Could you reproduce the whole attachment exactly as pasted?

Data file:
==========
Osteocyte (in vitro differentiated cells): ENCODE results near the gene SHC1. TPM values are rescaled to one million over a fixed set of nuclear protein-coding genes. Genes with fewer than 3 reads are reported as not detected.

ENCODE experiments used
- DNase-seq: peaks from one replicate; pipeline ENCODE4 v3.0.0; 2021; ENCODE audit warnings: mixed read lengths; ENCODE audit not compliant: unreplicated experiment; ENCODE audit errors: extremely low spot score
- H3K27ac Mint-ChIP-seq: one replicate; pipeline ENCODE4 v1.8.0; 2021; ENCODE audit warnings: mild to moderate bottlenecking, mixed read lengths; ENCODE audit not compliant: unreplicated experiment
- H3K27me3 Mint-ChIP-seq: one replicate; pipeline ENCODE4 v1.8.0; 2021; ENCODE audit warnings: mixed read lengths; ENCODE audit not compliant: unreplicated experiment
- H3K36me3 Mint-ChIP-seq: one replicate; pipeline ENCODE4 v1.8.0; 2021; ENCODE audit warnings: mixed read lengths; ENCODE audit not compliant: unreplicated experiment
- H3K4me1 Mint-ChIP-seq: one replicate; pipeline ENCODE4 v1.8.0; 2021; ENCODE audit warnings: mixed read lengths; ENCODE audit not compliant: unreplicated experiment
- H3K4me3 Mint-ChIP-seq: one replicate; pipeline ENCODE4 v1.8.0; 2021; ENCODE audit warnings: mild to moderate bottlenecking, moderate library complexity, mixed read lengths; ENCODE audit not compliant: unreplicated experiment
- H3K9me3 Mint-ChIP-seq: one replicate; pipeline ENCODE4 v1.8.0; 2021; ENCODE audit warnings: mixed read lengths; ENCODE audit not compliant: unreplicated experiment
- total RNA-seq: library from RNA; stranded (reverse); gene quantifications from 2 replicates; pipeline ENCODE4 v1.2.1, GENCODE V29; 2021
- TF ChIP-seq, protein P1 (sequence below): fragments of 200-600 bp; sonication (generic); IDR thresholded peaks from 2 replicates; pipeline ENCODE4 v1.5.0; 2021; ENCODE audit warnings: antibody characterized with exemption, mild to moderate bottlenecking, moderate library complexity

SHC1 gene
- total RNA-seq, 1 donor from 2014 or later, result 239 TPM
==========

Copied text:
Osteocyte (in vitro differentiated cells): ENCODE results near the gene SHC1. TPM values are rescaled to one million over a fixed set of nuclear protein-coding genes. Genes with fewer than 3 reads are reported as not detected.

ENCODE experiments used
- DNase-seq: peaks from one replicate; pipeline ENCODE4 v3.0.0; 2021; ENCODE audit warnings: mixed read lengths; ENCODE audit not compliant: unreplicated experiment; ENCODE audit errors: extremely low spot score
- H3K27ac Mint-ChIP-seq: one replicate; pipeline ENCODE4 v1.8.0; 2021; ENCODE audit warnings: mild to moderate bottlenecking, mixed read lengths; ENCODE audit not compliant: unreplicated experiment
- H3K27me3 Mint-ChIP-seq: one replicate; pipeline ENCODE4 v1.8.0; 2021; ENCODE audit warnings: mixed read lengths; ENCODE audit not compliant: unreplicated experiment
- H3K36me3 Mint-ChIP-seq: one replicate; pipeline ENCODE4 v1.8.0; 2021; ENCODE audit warnings: mixed read lengths; ENCODE audit not compliant: unreplicated experiment
- H3K4me1 Mint-ChIP-seq: one replicate; pipeline ENCODE4 v1.8.0; 2021; ENCODE audit warnings: mixed read lengths; ENCODE audit not compliant: unreplicated experiment
- H3K4me3 Mint-ChIP-seq: one replicate; pipeline ENCODE4 v1.8.0; 2021; ENCODE audit warnings: mild to moderate bottlenecking, moderate library complexity, mixed read lengths; ENCODE audit not compliant: unreplicated experiment
- H3K9me3 Mint-ChIP-seq: one replicate; pipeline ENCODE4 v1.8.0; 2021; ENCODE audit warnings: mixed read lengths; ENCODE audit not compliant: unreplicated experiment
- total RNA-seq: library from RNA; stranded (reverse); gene quantifications from 2 replicates; pipeline ENCODE4 v1.2.1, GENCODE V29; 2021
- TF ChIP-seq, protein P1 (sequence below): fragments of 200-600 bp; sonication (generic); IDR thresholded peaks from 2 replicates; pipeline ENCODE4 v1.5.0; 2021; ENCODE audit warnings: antibody characterized with exemption, mild to moderate bottlenecking, moderate library complexity

SHC1 gene
- total RNA-seq, 1 donor from 2014 or later, result 239 TPM